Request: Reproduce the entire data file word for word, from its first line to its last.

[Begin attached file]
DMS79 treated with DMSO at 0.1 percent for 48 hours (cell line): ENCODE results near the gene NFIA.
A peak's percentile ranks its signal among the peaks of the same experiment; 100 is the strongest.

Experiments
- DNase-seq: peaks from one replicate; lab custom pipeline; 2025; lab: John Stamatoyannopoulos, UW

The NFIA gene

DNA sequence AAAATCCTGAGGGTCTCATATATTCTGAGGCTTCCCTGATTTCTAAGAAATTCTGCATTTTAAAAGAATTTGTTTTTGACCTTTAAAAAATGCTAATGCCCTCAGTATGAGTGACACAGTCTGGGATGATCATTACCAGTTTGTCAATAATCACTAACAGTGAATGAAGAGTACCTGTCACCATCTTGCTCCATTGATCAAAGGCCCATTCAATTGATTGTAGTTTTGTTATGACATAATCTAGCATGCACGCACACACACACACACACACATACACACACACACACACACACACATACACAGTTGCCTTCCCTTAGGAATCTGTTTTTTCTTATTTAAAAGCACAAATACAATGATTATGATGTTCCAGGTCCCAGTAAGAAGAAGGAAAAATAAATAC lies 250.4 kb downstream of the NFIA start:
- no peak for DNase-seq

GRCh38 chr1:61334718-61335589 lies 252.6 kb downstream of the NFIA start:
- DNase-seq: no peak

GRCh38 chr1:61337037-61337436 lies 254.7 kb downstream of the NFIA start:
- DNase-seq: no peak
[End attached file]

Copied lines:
DMS79 treated with DMSO at 0.1 percent for 48 hours (cell line): ENCODE results near the gene NFIA.
A peak's percentile ranks its signal among the peaks of the same experiment; 100 is the strongest.

Experiments
- DNase-seq: peaks from one replicate; lab custom pipeline; 2025; lab: John Stamatoyannopoulos, UW

The NFIA gene

DNA sequence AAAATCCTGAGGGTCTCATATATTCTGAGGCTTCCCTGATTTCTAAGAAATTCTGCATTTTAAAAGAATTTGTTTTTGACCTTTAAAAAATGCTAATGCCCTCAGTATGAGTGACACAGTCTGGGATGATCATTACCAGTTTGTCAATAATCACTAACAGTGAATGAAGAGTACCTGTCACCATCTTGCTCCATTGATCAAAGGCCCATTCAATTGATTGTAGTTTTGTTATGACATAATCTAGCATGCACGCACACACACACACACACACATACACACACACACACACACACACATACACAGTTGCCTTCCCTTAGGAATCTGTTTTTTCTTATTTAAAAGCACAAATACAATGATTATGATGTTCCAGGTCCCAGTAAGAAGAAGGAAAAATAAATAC lies 250.4 kb downstream of the NFIA start:
- no peak for DNase-seq

GRCh38 chr1:61334718-61335589 lies 252.6 kb downstream of the NFIA start:
- DNase-seq: no peak

GRCh38 chr1:61337037-61337436 lies 254.7 kb downstream of the NFIA start:
- DNase-seq: no peak